Australia Looks Ahead
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The Empire Club of Canada Addresses (Toronto, Canada), 14 Mar 1946, p. 284-297


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Martin, Rev. W.G., Speaker
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Text
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Speeches
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The speaker's recent mission to Australia as guest preacher at St. Stephen's Presbyterian Church in Sydney. The appreciation of Canada in Australia. How the war has done much towards strengthening the bonds of friendship, understanding, and co-operation between Canada and Australia. A brief description and history of Australia, with anecdotes. The sheep farming industry in Australia. The rabbit industry and its command of world-wide attention recently. Agricultural and forestry industries. The gold rush years. Sydney and Melbourne. Looking ahead for Australia, bearing a definite relationship to the Commonwealth's political, industrial, and economic future. Strike conditions in Australia. The need for Governments to have the full co-operation of Private Enterprise and vice versa. Australia, having escaped invasion by the Japanese, facing invasion of Radical Socialism. The need for the secret ballot. The attitude of Left Wing Unionists in Australia. The Labour Movement. Answering the question "What is the triumph of Democracy?" The issue of employment. Australia watching Britain and her policies very closely, with a view to making the more successful ones applicable to the Australian Economy. Australia's foreign policy. Off-setting the small population and limited resources of Australia by membership in the British Commonwealth and in the Anglo-American group of Nations. Australia's favourable trade position and her relatively high standard of living. The lack of expenditure on defence armaments. The war bringing to Australia an awareness of the strategic implications of the Continent's geographic position in the Pacific. Ties of friendship with the nations of the North American Continent. The Commonwealth looking three ways: towards the Asiatic mainland, towards the United States, and towards Great Britain.
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14 Mar 1946
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English
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Full Text
AUSTRALIA LOOKS AHEAD
AN ADDRESS BY REV. W. G. MARTIN, D.D.
Chairman: The President, Mr. Eric F. Thompson
Thursday, March 14, 1946

MR. THOMPSON: Gentlemen, the Empire Club of Canada, today welcomes to it's platform, one who is well known to most of you not only as a former resident of this province, but as Ontario's first Minister of Welfare, which post he so ably filled.

A graduate of Victoria College, University of Toronto, where he won the Gold Medal in Oratory, he has since put his talent to good use in that his vocation is that of a sky pilot. In addition to his outstanding services as a preacher, he has lectured and delivered dramatic recitals throughout Canada.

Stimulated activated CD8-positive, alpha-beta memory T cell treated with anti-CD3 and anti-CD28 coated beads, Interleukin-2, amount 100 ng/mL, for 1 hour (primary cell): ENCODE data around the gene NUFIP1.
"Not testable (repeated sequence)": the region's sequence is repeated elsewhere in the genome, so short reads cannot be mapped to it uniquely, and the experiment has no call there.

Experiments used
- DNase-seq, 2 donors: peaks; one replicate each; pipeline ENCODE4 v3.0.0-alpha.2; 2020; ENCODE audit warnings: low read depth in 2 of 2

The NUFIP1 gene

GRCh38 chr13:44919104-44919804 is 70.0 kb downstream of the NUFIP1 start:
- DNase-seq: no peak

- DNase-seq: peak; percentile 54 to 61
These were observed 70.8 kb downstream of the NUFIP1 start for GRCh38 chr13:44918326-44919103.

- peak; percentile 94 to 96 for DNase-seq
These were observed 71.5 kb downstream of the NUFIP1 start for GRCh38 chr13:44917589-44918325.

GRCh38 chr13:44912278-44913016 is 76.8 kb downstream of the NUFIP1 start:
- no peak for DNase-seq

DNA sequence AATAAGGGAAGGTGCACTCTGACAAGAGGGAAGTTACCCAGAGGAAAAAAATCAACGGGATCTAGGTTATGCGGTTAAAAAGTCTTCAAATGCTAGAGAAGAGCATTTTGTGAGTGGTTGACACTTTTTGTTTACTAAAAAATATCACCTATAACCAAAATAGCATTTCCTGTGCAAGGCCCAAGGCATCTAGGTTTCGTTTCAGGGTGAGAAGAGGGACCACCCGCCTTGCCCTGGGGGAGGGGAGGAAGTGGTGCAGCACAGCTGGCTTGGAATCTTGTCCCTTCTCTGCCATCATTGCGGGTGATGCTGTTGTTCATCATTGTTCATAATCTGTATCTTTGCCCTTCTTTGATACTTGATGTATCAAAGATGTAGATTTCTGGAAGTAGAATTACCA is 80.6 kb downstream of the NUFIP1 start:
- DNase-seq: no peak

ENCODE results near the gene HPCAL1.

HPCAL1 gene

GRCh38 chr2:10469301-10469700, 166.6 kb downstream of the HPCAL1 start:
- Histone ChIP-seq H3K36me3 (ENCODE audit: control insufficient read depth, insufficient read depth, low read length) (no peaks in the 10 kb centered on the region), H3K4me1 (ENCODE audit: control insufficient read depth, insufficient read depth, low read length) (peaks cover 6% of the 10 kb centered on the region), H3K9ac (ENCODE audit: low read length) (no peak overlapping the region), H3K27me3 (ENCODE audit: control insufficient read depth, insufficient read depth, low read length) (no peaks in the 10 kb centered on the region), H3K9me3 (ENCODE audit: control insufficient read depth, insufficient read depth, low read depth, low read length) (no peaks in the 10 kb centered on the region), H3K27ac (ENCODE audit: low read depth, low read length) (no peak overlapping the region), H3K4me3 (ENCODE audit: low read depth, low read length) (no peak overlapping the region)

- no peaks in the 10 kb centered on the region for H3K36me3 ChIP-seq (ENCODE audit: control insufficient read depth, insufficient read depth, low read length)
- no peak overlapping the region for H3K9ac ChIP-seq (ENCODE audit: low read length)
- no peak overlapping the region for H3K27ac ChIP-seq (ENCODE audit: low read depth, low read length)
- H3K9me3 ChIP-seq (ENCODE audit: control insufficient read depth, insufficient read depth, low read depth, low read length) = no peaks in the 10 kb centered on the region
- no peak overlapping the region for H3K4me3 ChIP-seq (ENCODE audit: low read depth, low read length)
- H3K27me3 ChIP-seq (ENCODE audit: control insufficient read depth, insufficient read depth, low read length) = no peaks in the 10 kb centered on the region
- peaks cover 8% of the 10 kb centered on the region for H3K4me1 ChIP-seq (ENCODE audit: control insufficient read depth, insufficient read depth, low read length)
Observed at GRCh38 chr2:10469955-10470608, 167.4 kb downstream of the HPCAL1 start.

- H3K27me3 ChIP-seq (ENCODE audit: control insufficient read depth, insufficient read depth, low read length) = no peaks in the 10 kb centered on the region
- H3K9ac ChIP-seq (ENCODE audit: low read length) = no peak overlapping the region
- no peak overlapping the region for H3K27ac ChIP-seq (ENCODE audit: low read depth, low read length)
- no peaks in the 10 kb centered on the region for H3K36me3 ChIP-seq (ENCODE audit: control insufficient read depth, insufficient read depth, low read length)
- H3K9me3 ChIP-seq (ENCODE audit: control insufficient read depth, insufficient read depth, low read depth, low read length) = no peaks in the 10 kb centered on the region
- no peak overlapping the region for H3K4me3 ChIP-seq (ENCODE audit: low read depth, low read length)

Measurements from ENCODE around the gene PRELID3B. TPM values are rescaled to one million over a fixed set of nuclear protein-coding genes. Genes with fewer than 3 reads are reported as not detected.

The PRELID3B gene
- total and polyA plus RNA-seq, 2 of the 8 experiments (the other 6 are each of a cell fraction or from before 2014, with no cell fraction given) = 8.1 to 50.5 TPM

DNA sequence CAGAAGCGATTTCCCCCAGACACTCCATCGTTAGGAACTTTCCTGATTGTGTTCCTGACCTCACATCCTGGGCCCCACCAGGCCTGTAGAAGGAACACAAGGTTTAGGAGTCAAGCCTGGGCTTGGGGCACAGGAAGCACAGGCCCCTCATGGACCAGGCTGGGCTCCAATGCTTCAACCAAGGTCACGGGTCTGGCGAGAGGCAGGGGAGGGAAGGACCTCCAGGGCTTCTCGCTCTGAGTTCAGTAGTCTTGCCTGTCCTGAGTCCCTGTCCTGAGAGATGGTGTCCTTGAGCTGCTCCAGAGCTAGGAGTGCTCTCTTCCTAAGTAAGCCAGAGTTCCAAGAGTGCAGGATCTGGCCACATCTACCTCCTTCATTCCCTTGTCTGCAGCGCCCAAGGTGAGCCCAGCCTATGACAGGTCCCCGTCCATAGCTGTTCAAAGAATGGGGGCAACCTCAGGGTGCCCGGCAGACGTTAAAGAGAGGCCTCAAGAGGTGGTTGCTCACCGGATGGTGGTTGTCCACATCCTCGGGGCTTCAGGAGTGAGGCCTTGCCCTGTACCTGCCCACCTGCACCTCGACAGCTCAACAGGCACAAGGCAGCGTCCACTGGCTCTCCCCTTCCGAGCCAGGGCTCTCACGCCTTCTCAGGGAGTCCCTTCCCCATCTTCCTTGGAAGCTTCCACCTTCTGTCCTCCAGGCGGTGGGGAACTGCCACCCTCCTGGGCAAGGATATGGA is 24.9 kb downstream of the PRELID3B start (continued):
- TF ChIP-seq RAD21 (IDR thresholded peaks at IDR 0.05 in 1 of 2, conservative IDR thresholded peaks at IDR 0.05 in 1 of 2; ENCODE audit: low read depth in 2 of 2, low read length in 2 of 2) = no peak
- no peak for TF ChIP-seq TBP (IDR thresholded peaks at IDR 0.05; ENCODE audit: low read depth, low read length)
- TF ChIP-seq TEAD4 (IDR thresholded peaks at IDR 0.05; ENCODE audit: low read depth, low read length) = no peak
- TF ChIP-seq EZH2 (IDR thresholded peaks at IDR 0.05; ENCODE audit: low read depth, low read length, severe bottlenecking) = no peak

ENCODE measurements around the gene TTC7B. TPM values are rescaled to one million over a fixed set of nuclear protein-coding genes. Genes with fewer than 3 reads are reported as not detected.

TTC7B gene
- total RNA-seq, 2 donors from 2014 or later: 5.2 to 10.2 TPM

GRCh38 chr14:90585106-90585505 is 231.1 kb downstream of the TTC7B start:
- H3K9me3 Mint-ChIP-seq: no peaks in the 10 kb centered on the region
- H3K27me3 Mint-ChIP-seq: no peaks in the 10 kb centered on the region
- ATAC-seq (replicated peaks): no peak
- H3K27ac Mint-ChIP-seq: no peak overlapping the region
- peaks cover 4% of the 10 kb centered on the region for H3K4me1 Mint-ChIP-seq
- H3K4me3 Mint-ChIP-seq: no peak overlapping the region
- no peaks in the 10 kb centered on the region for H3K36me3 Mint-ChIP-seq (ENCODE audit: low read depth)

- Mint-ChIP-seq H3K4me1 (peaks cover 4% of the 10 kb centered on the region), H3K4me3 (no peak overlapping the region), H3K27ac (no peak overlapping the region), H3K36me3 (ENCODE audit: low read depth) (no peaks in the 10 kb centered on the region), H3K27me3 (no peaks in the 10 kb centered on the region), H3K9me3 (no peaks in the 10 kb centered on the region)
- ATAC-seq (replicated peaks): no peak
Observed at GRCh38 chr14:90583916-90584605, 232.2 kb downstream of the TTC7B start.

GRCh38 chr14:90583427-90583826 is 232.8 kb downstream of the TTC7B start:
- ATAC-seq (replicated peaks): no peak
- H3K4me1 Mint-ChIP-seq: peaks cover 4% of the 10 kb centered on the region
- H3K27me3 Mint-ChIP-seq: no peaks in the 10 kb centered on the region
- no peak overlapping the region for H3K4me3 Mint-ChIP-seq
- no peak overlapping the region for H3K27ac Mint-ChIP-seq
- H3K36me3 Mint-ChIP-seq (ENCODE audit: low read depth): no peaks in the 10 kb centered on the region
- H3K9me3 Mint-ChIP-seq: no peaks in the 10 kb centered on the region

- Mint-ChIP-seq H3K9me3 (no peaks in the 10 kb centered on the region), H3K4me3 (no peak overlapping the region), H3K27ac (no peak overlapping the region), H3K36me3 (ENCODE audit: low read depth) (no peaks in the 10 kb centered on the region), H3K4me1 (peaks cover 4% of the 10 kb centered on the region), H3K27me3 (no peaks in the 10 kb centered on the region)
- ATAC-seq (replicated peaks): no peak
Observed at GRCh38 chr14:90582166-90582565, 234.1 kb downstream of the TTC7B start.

During the World War of 1914-18, he served overseas in both England and France, as Chaplain in the Canadian Expeditionary Force. In 1926, he was elected to the Ontario Legislature and held office until 1934, during part of which time he was a member of the Cabinet. In 1943, the United College, Winnipeg, conferred upon him the Honorary Degree of Doctor of Divinity.

He has not only travelled this country from the Maritimes and Newfoundland through to the Pacific Coast and Northward to within 700 miles of the North Pole, but has visited all the principle parts of the British Empire. He has just returned to his home in Winnipeg after a long stay in that most important unit of our great Commonwealth-Australia.

It is indeed a pleasure to present to you, the Pastor of Grace United Church, Winnipeg, Reverend W. G. Martin, D.D., who will speak to us on the subject "Australia Looks Ahead".

REV. W. G. MARTIN: I have returned recently from a mission to Australia where for four months I' was the guest preacher at St. Stephen's Presbyterian 'Church, Sydney, which, by the way, is the largest church of that Denomination in the Southern Hemisphere. In addition to the great privilege of occupying that historic pulpit, it was my good fortune to meet many of our Canadian lassies who are wedded to Australian service men. I was present at the Central Railway Station in Sydney when 125 of these girls arrived. As on every such occasion, they were accorded a rousing welcome, and I would like to assure the relatives and friends of these girls, who have resolved to make their home in the Antipodes, that they are readily adjusting themselves to happy surroundings in a happy land. Everywhere I went in Australia I found that Canada stands ace-high in the minds and hearts of the Australian people. There is a tremendous appreciation of the hospitality which Canada bestowed upon the Australian lads who came to our shores for training under the Commonwealth Air Training Plan, and the gladness with which they welcome the Canadian war brides is an expression of the sense of gratitude which they feel towards us as a people.